Congratulations on a job well done goes out to the Rugby, N.D., FFA. The chapter was the top seller in the recent Farm Rescue Foundation’s Grain Bin Raffle contest.
Farm Rescue is a non-profit organization that helps farm and ranch families who have experienced an accident or illness plant and harvest their crops, feed their livestock or haul donated hay. It recently raised money to support its activities with by raffling off a Meridian hopper bin. FFA chapters throughout the state sold tickets to the raffle.
With 151 active members between the ages of 14-21, Rugby is one of the largest FFA chapters in North Dakota. It started 87 years ago and was once an all-male club. But today it is consistently 50-50 male-female ratio. It was the first in the state to have an all-female officer team.
Rugby FFACHAPTER OFFICERS: The 2017-2018 Rugby FFA officers and advisors are Kasey Okke, advisor (left); Christine Vetsch; Lilli French; Colin Kraft; Holly Vetsch; Katherine Filler; Halie Schmaltz; Alissa Volk; Abby Volk, 2016-2017 Rugby FFA president and current North Dakota State FFA officer; and Travis Fritel, advisor.
Travis Fritel, one of the chapter’s advisors, answered our questions about the Rugby FFA and its involvement in the Farm Rescue project.
What’s special about the chapter?
Rugby High School has been lucky enough to have a two-teacher ag department and classrooms full of kids. This has allowed us to thrive as a program. We also have very active alumni who help the program by sponsoring college scholarships and providing money for things such as FFA jackets and numerous leadership conferences. The alumni and community have been very supportive in helping the chapter and working with our students.
What are some of your top projects?
In our department we try to make sure the students are college or career ready. So, last year I asked the Job Development Authority of Rugby to help fund and support a project where our juniors and seniors would partner with a business owner in the community and they would go out on a lunch “job interview” to hone their employment skills. They are then evaluated on their performance and given tips on how to do better in an actual interview. This comes after much time in the classroom building resumes and cover letters while practicing filling out applications and doing mock interviews.
We do numerous projects for the community and school within our classes, such as building the dugout after a storm wrecked one of the schools as well as building projects for our county fair and fair auction. We try to give back to the community that has been so supportive to us.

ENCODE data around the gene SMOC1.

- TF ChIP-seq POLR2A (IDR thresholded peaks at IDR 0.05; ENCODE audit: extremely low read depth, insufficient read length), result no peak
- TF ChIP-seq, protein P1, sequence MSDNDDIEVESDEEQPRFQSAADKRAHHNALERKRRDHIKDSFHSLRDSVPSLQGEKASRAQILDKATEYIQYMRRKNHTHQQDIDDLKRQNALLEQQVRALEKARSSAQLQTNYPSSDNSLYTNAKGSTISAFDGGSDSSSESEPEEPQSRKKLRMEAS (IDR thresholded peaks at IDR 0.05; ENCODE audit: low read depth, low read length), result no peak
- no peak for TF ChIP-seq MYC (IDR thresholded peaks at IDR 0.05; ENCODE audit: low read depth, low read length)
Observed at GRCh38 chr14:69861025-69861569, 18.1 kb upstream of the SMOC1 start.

We built a crank down ice house that was really a capstone of a lot of the aspects that we teach. We designed and welded together a frame that was then wired with lights both on the trailer and inside the house. We then insulated, tinned the outside and finished the inside in wood. And just to add some challenge, we decided to make a wood burning stove that we cut out with our computer-run plasma table. We like to show the students how they can use the skills we teach them for the rest of their lives.
In 2012, the ag department was able to add a greenhouse to the south side school that has a walkout from one of the classrooms. We were also able to add a walk-in freezer to the existing meats lab. Since then, the program has been focused on updating tools such as welders, a computer-run plasma cutter and an enclosed job-site tool trailer.
Why did the chapter get involved with Farm Rescue project?
The Farm Rescue Foundation really follows hand-in-hand with what we as the FFA do. We invest in people to better our future. And this is just one way we can show students how to make a difference. It also hits home with our students as Farm Rescue has helped numerous people within our community. The members really learned that when someone is in need, you need to step up and help in any way that you can.
Would you suggest other chapters get involved with a Farm Rescue project? Why?
Yes, I would suggest everyone to get involved with the Farm Rescue because farming and ranching is our background, and Farm Rescue helps make sure no one loses their job, their livelihood, over an untimely accident. You can help others no matter how small the gesture is or how small it may seem. If you can brighten someone’s day or help them in a time of need, do it. Don’t think about it. Do it we. We need more doers.